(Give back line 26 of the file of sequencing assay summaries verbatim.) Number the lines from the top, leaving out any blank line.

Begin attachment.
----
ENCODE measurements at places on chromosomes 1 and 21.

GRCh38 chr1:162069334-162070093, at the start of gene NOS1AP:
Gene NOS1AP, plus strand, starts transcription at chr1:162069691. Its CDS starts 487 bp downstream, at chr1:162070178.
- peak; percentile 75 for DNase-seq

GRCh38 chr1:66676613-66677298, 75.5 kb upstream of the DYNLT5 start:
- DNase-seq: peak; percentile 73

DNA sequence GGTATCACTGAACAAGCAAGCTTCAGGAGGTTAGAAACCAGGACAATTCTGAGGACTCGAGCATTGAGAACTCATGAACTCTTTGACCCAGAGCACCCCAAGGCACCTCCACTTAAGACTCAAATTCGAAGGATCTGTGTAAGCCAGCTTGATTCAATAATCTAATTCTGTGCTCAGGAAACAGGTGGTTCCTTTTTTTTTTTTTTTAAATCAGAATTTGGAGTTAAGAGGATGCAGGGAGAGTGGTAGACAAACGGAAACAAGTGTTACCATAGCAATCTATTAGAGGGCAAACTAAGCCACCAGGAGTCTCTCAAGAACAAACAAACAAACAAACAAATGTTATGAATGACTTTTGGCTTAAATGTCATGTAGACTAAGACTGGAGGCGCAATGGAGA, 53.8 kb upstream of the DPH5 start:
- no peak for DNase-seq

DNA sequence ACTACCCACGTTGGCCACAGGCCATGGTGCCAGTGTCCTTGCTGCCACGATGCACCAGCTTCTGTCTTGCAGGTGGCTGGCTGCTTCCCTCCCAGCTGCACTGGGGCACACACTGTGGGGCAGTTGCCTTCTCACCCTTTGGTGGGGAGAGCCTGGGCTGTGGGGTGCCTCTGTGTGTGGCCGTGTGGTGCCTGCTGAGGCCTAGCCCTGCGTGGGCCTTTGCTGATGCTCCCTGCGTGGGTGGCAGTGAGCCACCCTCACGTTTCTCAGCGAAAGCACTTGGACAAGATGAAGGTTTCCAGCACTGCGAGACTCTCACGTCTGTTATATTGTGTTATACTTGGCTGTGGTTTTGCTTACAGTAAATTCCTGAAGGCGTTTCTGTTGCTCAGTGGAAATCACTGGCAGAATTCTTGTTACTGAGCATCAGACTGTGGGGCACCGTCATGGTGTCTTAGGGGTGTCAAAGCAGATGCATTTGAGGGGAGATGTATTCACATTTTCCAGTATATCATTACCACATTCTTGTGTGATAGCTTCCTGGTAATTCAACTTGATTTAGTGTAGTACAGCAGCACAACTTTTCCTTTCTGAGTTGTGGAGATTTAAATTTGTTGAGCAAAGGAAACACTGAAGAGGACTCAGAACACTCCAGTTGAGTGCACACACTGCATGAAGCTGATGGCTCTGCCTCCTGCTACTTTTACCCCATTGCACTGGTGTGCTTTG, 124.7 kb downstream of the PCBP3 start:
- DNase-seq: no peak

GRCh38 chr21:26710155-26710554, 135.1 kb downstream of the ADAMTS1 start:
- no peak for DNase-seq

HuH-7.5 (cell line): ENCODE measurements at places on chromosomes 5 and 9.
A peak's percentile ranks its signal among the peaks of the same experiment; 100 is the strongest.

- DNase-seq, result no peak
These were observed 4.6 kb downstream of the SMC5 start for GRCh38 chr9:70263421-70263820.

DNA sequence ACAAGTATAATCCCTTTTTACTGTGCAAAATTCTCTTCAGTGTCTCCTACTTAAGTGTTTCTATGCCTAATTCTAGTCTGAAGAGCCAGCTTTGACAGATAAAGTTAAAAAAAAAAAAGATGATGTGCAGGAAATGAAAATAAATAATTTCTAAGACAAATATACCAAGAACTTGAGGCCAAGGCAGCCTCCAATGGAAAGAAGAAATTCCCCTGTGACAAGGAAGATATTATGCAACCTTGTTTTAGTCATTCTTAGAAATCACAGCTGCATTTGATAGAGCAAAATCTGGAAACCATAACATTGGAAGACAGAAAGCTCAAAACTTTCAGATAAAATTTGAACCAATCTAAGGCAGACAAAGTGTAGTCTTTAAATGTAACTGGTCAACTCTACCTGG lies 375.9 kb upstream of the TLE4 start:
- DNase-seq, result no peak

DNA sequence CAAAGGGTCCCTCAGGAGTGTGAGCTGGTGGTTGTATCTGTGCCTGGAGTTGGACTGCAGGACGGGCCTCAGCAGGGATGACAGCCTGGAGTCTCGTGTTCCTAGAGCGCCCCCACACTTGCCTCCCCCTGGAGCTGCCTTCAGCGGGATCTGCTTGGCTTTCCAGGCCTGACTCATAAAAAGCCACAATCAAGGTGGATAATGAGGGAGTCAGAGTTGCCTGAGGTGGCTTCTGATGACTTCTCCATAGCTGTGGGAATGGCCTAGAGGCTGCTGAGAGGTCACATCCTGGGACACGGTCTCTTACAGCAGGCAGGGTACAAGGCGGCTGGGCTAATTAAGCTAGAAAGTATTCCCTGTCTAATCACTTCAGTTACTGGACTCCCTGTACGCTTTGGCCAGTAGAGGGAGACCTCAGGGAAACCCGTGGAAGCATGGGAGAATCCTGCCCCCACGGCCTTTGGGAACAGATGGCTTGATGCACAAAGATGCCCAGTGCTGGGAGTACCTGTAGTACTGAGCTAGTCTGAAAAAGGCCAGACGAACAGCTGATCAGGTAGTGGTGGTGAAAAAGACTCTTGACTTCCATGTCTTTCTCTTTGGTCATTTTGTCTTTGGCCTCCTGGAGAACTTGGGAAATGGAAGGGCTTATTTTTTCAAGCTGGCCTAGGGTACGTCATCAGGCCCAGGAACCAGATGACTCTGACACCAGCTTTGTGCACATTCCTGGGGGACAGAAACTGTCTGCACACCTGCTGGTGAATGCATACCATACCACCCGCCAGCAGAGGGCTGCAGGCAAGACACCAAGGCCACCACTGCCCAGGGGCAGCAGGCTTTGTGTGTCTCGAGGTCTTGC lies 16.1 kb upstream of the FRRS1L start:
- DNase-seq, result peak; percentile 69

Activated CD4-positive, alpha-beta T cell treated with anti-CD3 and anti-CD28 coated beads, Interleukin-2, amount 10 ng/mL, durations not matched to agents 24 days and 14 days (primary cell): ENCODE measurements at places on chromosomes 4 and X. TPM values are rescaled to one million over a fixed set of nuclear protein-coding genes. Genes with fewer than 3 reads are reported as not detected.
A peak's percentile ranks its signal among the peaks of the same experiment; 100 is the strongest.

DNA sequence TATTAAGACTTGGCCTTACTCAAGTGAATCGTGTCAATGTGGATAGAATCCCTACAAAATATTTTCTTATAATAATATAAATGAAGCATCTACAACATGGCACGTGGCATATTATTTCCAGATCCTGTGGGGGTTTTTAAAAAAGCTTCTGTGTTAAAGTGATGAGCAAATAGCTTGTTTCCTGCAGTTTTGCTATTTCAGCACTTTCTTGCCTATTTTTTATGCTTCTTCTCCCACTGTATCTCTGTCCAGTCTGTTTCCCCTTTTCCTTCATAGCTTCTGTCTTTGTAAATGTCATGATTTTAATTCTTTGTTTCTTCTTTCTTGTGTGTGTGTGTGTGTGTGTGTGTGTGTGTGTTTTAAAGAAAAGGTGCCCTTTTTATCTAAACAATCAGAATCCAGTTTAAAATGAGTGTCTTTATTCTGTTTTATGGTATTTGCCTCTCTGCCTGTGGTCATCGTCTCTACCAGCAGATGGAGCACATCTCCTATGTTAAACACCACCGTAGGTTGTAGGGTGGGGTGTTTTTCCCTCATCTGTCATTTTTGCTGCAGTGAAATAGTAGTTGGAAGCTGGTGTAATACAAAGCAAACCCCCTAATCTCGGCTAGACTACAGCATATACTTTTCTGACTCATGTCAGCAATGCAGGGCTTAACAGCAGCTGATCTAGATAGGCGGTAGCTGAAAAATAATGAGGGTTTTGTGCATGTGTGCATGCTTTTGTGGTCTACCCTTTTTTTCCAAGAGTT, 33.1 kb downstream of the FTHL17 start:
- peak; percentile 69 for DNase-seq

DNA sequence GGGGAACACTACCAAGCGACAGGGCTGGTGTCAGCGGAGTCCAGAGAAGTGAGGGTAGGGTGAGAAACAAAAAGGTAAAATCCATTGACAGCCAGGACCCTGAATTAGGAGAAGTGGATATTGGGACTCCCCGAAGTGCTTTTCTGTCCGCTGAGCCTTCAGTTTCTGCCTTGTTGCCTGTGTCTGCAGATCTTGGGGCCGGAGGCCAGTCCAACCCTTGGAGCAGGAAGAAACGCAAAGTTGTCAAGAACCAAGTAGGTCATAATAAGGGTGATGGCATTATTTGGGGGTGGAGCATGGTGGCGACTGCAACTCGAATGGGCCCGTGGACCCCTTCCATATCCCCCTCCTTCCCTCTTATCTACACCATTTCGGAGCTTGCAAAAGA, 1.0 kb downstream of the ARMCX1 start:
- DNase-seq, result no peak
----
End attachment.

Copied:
- DNase-seq, result no peak